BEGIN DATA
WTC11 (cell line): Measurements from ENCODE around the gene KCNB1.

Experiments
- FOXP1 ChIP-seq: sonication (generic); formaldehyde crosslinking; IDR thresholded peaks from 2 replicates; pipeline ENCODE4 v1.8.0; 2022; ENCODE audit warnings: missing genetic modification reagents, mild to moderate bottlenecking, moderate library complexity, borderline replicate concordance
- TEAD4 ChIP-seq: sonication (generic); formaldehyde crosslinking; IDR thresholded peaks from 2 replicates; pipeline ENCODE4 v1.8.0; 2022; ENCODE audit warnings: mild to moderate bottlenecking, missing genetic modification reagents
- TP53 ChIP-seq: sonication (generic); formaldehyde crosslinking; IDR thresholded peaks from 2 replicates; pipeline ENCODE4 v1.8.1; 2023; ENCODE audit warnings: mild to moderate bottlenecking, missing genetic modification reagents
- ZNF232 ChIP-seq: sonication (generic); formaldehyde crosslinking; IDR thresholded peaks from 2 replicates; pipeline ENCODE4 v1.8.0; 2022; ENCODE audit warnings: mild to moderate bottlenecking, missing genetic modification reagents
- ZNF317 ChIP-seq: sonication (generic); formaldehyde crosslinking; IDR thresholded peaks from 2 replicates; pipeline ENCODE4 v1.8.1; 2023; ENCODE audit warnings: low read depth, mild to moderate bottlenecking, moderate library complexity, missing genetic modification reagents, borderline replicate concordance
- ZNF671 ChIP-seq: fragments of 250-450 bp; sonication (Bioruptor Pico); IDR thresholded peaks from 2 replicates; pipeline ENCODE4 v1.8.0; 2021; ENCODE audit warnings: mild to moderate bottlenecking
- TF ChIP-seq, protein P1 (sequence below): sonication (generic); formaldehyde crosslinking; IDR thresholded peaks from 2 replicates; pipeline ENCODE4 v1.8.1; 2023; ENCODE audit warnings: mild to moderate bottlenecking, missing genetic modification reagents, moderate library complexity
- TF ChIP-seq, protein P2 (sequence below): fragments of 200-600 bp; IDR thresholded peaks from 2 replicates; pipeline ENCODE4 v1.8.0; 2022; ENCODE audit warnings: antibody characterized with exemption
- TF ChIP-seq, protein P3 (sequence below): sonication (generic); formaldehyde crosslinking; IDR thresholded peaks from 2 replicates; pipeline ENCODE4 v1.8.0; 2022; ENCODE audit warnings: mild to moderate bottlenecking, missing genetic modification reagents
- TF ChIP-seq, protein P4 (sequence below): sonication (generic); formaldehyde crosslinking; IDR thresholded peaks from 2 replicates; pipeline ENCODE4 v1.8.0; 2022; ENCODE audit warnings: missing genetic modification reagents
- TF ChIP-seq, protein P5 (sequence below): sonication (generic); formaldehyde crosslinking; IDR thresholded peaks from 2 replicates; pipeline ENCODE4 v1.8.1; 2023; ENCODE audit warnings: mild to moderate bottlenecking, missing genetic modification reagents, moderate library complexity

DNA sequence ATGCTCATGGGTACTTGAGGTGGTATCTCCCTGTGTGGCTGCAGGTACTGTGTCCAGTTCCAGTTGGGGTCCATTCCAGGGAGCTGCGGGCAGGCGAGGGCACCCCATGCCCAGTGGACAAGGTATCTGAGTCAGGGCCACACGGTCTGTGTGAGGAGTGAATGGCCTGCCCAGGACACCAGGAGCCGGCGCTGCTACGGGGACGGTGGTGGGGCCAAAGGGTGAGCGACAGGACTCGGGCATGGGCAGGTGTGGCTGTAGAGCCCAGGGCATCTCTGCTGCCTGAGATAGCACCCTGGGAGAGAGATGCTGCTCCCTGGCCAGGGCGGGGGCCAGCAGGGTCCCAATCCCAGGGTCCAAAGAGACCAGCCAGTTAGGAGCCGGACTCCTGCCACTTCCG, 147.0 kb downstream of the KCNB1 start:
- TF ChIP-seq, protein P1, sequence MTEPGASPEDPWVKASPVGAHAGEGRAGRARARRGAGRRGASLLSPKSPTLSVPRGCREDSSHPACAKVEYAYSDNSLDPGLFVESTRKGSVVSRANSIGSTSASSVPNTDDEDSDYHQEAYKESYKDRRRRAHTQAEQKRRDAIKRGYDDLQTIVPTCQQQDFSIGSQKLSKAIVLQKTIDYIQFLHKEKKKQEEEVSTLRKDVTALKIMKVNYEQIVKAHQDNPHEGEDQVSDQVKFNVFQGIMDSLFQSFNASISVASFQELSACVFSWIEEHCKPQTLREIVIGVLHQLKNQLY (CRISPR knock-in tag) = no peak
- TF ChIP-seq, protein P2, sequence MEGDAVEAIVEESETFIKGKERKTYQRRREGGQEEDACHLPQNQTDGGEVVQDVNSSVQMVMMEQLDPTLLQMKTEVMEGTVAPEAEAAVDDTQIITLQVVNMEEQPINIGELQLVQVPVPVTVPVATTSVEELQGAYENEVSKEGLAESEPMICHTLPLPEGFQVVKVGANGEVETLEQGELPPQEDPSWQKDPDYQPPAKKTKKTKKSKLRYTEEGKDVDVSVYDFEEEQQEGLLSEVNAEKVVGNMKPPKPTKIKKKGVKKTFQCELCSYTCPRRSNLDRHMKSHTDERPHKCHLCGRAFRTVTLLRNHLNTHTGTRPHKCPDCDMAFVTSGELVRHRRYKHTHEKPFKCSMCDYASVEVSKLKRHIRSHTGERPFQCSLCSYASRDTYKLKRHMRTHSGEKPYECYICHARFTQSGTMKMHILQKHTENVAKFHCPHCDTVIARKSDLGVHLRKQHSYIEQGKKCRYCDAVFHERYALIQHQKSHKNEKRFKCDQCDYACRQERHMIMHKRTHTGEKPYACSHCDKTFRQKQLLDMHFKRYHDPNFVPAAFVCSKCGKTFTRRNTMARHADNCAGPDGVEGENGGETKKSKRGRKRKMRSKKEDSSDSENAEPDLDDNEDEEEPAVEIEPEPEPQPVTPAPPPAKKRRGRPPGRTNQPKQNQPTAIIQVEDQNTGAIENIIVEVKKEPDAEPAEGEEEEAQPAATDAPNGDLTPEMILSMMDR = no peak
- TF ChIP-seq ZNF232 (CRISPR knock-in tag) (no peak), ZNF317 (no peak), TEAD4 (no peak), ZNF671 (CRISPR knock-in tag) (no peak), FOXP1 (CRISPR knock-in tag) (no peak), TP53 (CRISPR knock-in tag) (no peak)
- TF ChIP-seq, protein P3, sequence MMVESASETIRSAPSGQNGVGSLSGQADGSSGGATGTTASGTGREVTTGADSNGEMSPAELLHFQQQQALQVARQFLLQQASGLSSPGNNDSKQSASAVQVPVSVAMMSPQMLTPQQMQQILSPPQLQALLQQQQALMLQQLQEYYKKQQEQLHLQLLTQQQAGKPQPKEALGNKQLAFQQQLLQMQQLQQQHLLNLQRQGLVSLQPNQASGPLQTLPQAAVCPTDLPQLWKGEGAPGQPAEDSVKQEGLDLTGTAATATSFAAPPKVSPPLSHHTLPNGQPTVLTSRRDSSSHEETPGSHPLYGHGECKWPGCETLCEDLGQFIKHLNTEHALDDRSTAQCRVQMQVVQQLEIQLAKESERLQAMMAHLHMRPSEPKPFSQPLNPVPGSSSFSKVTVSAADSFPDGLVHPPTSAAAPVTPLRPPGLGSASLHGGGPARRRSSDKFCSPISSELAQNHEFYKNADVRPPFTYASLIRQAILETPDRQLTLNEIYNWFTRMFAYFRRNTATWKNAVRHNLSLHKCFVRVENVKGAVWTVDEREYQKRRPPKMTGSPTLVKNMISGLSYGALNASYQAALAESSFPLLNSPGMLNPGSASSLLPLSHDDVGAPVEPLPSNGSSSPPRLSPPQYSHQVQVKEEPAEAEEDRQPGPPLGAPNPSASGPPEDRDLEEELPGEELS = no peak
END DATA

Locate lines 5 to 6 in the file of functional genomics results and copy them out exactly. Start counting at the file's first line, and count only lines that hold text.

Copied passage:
- TP53 ChIP-seq: sonication (generic); formaldehyde crosslinking; IDR thresholded peaks from 2 replicates; pipeline ENCODE4 v1.8.1; 2023; ENCODE audit warnings: mild to moderate bottlenecking, missing genetic modification reagents
- ZNF232 ChIP-seq: sonication (generic); formaldehyde crosslinking; IDR thresholded peaks from 2 replicates; pipeline ENCODE4 v1.8.0; 2022; ENCODE audit warnings: mild to moderate bottlenecking, missing genetic modification reagents